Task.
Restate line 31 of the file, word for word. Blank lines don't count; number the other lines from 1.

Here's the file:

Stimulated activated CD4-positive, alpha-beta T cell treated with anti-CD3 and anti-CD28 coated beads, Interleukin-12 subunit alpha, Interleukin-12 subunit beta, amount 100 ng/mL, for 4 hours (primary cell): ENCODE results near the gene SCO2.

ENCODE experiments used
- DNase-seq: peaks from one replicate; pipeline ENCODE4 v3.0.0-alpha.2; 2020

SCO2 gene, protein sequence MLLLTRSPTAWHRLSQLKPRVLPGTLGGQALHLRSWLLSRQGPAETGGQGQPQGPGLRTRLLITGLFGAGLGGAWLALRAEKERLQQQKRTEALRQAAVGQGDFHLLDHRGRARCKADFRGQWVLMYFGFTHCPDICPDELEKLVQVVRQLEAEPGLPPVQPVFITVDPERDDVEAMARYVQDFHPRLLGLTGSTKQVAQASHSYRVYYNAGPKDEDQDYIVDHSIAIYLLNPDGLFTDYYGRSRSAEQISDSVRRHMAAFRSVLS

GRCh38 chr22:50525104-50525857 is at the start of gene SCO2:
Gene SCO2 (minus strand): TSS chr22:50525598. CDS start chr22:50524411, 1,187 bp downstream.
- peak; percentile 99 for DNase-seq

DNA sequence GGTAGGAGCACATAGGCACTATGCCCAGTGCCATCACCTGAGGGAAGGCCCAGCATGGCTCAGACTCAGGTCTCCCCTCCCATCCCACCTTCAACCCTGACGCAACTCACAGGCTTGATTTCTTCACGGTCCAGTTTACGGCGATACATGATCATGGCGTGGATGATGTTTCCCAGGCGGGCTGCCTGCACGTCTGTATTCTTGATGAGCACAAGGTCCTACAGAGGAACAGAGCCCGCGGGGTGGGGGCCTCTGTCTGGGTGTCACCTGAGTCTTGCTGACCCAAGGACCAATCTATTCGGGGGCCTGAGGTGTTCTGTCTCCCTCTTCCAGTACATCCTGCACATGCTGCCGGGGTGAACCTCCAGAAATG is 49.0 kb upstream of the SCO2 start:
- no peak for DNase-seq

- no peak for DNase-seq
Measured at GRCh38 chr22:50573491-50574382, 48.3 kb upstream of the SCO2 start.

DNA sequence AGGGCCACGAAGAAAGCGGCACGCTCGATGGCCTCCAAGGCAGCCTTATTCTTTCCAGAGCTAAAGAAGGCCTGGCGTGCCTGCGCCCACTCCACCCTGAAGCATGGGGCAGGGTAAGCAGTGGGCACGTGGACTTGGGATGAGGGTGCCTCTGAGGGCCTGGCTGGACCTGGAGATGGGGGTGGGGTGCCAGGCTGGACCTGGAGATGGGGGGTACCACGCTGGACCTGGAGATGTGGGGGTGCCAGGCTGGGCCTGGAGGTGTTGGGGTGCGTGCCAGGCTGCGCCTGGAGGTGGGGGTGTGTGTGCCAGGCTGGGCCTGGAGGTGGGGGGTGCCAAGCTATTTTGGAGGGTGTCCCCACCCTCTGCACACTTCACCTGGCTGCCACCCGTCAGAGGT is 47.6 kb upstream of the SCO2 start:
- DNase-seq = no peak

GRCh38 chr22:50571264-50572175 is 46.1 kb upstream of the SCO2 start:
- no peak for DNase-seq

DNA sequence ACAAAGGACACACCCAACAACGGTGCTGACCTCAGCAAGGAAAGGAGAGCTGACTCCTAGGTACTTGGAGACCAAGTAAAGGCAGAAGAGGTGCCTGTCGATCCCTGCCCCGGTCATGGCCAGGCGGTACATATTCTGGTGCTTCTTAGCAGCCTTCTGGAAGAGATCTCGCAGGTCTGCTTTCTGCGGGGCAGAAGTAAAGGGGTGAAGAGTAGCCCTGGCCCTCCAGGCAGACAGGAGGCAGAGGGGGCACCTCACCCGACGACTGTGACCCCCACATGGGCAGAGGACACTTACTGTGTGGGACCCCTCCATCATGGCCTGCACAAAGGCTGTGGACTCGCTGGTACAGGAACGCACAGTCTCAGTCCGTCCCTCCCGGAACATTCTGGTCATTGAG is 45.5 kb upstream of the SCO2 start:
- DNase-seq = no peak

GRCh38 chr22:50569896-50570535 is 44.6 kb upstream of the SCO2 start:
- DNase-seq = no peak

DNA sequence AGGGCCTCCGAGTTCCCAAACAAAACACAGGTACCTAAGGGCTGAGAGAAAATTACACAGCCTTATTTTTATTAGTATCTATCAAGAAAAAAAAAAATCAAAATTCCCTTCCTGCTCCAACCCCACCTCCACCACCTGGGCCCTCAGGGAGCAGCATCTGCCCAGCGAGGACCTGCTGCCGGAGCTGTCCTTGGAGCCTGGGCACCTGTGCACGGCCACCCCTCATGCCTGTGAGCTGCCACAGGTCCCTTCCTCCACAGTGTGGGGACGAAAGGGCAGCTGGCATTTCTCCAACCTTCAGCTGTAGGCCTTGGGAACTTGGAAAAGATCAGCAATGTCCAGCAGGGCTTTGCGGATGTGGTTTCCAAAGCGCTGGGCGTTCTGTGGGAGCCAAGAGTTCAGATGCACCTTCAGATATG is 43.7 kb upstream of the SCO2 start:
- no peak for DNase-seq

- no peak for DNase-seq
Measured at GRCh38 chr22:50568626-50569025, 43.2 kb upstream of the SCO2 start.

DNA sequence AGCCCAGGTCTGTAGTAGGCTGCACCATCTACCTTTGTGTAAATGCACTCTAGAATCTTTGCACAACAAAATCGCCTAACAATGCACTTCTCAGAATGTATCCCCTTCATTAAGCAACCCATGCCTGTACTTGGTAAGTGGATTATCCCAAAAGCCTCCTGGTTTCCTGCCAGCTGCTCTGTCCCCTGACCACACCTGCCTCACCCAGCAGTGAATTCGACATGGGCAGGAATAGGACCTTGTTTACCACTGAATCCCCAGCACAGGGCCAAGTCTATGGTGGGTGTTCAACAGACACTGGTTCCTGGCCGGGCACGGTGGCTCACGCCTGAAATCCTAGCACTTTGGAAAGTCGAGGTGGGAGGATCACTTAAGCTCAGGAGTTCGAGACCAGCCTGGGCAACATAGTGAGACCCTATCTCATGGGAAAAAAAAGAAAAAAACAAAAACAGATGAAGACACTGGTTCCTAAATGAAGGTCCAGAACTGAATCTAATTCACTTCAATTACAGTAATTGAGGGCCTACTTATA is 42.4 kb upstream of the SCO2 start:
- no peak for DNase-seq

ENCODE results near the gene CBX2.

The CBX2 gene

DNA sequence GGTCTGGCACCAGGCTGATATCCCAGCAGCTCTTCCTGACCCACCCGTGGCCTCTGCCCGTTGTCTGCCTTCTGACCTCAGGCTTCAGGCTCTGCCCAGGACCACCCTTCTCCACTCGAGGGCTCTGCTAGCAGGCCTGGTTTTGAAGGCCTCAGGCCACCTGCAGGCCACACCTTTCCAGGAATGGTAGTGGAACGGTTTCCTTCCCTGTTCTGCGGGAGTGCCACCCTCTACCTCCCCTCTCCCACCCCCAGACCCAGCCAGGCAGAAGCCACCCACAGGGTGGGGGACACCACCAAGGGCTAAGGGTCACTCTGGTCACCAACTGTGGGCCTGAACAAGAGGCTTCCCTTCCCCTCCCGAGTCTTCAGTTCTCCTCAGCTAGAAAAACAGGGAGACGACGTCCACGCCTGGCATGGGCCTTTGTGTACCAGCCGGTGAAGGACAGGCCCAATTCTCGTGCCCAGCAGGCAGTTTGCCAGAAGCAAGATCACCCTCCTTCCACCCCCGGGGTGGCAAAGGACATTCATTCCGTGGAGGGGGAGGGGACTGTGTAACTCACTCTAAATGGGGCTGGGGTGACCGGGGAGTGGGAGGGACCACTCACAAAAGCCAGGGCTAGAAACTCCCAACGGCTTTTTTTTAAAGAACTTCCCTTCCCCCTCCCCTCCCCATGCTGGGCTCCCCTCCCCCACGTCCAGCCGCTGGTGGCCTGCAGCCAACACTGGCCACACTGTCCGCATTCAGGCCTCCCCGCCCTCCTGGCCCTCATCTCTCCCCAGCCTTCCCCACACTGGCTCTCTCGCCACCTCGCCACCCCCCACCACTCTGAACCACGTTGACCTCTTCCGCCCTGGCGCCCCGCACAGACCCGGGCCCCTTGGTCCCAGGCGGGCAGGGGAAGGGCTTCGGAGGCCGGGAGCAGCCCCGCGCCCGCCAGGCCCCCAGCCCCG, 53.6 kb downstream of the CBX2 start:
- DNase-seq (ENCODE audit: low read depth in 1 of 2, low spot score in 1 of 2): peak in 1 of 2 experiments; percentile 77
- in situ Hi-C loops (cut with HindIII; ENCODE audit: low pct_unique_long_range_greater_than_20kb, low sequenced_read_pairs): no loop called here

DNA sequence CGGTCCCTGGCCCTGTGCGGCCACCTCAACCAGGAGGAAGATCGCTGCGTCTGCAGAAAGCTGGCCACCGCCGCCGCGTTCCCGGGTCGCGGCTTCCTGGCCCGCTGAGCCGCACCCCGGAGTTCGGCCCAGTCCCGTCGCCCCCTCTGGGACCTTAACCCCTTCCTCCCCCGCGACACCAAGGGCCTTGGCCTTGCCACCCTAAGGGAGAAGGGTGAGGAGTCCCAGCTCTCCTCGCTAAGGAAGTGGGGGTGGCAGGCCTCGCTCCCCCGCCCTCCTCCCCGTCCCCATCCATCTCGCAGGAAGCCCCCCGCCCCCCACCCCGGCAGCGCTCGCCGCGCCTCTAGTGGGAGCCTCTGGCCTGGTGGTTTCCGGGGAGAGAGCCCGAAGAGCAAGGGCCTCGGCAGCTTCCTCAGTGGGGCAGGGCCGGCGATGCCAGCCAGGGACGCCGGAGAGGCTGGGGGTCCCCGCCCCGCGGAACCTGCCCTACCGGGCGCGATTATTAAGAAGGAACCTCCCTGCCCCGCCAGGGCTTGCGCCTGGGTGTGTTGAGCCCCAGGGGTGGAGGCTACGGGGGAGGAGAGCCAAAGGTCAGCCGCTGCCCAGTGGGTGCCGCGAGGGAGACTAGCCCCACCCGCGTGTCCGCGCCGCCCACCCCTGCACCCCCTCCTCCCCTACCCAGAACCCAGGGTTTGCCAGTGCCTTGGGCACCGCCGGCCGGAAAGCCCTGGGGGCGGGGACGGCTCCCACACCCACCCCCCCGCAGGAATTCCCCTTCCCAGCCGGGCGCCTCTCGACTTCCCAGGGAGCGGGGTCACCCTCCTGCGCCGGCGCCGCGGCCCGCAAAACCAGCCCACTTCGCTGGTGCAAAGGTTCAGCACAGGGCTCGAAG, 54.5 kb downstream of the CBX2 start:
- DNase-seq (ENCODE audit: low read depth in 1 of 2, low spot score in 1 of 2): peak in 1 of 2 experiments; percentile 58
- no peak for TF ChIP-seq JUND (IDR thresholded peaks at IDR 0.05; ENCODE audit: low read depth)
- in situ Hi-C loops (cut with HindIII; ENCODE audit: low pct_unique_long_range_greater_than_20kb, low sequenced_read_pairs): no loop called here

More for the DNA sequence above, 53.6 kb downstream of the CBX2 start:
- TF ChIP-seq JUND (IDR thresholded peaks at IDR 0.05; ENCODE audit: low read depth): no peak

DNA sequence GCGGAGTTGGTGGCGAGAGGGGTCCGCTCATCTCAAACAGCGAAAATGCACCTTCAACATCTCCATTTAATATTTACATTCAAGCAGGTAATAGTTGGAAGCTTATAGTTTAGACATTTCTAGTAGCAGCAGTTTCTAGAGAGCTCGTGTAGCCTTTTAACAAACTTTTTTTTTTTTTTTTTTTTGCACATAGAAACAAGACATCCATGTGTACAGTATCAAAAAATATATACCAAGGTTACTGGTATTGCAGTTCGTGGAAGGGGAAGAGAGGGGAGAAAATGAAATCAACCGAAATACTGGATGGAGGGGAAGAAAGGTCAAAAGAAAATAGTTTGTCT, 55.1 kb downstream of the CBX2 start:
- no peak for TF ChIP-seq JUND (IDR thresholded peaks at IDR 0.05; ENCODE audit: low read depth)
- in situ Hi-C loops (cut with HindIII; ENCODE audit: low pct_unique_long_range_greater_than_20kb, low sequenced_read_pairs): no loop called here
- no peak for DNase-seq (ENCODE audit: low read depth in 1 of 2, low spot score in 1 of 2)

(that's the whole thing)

DNA sequence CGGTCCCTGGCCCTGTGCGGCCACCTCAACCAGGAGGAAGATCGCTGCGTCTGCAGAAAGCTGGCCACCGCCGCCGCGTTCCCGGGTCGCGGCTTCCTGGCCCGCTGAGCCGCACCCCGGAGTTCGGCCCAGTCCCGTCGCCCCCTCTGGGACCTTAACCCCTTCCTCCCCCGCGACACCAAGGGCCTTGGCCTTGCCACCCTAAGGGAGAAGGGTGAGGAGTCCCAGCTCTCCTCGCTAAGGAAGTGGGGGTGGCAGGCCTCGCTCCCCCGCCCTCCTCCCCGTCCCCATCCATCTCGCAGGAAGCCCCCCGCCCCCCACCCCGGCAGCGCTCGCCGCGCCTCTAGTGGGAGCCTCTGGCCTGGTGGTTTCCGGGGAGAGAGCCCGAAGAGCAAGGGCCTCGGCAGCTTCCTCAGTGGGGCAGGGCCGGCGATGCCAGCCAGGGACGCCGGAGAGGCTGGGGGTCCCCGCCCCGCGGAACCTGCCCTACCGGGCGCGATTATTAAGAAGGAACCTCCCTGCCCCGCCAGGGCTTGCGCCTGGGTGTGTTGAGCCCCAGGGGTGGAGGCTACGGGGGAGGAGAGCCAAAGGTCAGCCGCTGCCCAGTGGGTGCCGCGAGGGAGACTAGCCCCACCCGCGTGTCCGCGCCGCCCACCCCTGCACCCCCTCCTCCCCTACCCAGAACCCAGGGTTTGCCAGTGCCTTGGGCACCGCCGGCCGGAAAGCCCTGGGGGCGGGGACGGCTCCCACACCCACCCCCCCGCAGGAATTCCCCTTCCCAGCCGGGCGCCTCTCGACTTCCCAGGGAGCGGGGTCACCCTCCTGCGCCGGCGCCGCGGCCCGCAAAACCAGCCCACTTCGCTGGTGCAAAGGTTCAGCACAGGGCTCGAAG, 54.5 kb downstream of the CBX2 start: